• Wear protective gear such as facemasks, respirators, or other garments that will prevent inhalation of dangerous airborne particles.
  • Follow specific government guidelines in removal or repair of
    dangerous substances such asbestos.
  • Do not smoke cigarettes as the use of tobacco can increase
    the risk of developing lung and respiratory disease.
  • Make routine visits to your physician to have lung function evaluated
    with spirometry.
  • Become familiar with any dangerous substances that may be present in the workplace and know the risks associated with them.

The lungs and the tissue leading to them are the body’s first organs to come into contact with outside air. The lungs are susceptible to many irritants due to the constant breathing in and out. The particles in the air can cause damage and leave individuals permanently disable and sometimes lead to death. The diseases caused by these particles are almost entirely preventable. Using the measures listed above as well as following workplace guidelines may help worker’s avoid these life-changing diseases.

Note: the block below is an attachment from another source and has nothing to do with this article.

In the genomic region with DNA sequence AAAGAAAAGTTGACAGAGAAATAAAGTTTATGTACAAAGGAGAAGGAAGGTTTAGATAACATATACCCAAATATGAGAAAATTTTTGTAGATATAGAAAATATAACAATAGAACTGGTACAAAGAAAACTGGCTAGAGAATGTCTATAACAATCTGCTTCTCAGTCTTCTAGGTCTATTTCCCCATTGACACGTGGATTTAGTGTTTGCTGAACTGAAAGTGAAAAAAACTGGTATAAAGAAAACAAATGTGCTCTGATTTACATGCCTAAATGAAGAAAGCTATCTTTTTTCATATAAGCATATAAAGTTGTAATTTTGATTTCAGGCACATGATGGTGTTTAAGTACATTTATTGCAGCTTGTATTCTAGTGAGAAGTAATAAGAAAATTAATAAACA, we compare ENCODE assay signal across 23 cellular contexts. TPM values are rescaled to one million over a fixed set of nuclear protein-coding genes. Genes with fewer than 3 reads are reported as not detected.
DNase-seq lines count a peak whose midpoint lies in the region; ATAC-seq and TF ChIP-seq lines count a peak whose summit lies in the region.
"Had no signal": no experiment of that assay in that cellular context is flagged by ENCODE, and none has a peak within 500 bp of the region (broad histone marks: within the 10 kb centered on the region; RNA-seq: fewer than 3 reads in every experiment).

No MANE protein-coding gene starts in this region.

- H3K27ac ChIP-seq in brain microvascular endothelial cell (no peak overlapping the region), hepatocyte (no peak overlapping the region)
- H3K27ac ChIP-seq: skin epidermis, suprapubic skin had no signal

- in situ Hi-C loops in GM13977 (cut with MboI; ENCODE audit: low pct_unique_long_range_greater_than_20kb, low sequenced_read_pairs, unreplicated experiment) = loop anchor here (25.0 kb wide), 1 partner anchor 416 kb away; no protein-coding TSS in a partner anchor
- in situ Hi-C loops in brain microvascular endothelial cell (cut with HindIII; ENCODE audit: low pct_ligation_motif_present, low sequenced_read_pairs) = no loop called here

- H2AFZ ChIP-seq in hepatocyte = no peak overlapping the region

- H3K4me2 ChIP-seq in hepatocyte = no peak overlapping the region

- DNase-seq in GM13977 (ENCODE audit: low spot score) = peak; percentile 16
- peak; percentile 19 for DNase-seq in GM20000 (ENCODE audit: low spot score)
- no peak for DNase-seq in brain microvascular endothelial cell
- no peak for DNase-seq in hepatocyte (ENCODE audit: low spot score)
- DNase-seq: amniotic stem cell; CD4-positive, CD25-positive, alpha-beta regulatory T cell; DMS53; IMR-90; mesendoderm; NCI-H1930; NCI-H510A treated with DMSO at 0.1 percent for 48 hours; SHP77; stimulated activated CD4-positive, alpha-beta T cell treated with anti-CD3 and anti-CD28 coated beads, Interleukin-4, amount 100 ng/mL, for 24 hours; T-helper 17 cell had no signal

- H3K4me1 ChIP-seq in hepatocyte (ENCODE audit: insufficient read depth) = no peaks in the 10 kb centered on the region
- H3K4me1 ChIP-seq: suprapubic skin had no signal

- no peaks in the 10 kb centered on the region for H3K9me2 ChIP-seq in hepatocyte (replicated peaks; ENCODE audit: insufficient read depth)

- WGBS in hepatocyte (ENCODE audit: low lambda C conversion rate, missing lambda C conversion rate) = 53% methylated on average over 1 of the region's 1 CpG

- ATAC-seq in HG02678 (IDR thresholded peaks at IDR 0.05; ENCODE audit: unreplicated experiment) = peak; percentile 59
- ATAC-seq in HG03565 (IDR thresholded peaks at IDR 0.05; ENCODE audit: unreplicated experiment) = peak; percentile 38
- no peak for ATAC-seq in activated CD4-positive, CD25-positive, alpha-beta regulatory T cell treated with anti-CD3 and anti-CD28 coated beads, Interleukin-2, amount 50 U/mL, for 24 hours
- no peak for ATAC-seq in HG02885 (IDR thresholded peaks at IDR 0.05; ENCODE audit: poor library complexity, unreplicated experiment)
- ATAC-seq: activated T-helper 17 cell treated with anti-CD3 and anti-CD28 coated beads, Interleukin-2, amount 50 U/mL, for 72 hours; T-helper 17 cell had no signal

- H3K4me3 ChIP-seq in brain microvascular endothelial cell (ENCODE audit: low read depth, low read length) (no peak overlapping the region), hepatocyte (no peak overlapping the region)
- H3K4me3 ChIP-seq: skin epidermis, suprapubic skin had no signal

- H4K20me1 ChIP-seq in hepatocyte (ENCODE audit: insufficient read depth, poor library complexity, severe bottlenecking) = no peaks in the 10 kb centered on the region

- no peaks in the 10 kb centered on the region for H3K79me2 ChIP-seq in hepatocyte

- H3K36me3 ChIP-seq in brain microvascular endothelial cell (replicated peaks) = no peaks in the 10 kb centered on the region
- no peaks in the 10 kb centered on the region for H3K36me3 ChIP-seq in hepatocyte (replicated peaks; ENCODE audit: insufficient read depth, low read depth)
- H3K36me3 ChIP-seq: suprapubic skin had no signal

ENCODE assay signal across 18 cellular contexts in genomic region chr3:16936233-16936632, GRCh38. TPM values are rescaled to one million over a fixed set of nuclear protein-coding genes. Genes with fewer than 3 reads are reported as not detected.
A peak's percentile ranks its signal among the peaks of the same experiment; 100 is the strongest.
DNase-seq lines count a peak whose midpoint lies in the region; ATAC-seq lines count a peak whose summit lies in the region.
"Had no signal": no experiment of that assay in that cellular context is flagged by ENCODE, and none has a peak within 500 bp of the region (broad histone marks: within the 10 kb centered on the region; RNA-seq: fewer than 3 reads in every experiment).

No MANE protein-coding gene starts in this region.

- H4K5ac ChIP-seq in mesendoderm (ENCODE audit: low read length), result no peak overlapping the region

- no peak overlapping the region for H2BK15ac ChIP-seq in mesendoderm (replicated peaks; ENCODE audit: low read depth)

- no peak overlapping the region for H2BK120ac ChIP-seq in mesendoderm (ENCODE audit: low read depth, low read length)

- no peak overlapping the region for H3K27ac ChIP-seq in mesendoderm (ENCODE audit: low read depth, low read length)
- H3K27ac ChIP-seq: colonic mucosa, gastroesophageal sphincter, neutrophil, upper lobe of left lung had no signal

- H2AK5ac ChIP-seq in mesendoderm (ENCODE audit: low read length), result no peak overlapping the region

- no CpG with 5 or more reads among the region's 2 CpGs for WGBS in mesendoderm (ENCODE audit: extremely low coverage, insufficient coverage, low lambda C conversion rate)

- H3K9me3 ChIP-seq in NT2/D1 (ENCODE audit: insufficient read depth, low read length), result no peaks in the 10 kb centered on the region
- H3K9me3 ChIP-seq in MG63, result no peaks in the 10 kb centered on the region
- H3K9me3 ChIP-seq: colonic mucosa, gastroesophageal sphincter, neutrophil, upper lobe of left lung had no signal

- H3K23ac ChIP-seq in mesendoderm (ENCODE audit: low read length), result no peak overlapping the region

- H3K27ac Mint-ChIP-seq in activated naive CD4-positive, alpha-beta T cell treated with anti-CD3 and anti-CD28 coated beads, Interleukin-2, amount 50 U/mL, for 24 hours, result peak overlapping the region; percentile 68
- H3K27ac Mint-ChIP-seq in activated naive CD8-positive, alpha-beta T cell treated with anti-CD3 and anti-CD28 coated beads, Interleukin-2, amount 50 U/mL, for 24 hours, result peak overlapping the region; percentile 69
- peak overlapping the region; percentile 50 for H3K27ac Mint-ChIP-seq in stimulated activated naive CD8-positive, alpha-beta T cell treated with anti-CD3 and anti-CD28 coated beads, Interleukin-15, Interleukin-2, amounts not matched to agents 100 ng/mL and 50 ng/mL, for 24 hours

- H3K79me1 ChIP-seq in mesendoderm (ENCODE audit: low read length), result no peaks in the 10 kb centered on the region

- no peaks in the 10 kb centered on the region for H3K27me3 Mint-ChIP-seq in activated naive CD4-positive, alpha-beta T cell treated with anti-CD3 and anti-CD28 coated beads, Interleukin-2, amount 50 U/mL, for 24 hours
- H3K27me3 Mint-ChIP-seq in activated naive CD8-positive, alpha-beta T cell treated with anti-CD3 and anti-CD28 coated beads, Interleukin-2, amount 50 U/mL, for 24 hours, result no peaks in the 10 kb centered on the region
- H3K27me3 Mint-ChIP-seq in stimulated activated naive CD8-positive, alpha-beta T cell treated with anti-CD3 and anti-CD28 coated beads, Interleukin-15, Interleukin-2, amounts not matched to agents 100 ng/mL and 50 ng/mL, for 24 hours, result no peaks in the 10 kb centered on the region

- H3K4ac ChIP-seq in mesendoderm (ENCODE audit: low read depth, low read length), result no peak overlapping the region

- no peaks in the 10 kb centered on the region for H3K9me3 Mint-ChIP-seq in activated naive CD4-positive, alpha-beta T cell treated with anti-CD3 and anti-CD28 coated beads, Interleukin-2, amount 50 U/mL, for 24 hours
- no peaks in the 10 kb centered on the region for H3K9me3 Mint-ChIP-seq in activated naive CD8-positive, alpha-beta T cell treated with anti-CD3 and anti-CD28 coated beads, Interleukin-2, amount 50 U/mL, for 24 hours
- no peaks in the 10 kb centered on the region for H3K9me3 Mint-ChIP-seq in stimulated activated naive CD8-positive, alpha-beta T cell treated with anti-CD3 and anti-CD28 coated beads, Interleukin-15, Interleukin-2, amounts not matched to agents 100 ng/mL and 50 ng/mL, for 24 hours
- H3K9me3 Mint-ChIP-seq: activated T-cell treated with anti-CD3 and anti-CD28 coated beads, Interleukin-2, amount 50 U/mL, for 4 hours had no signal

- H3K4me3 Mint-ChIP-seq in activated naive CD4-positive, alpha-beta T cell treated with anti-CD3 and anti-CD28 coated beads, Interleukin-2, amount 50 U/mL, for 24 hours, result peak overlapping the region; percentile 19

Government agencies also help in the prevention of occupational disease by posing regulations on workplace safety. In 1970 the government established laws that created two national health agencies. The first, the National Institute for Occupational Safety and Health (NIOSH), was formed to oversee and research safety in workplace activities. This agency was established within the U.S. department of Health and Human Services. The second agency was established within the U.S. Department of Labor. The Occupational Safety and Health Administration (OSHA) was designed to set government standards for health and safety in the workplace and also enforce these standards.